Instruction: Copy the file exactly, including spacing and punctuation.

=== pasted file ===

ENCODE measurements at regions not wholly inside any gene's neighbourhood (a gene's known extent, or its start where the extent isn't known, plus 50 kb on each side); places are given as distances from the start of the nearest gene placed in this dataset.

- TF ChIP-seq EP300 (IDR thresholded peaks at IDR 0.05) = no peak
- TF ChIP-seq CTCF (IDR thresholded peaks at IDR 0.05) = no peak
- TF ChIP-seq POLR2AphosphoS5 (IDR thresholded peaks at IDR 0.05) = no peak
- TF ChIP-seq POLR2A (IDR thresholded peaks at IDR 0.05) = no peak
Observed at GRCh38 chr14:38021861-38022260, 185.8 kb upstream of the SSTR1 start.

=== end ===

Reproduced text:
ENCODE measurements at regions not wholly inside any gene's neighbourhood (a gene's known extent, or its start where the extent isn't known, plus 50 kb on each side); places are given as distances from the start of the nearest gene placed in this dataset.

- TF ChIP-seq EP300 (IDR thresholded peaks at IDR 0.05) = no peak
- TF ChIP-seq CTCF (IDR thresholded peaks at IDR 0.05) = no peak
- TF ChIP-seq POLR2AphosphoS5 (IDR thresholded peaks at IDR 0.05) = no peak
- TF ChIP-seq POLR2A (IDR thresholded peaks at IDR 0.05) = no peak
Observed at GRCh38 chr14:38021861-38022260, 185.8 kb upstream of the SSTR1 start.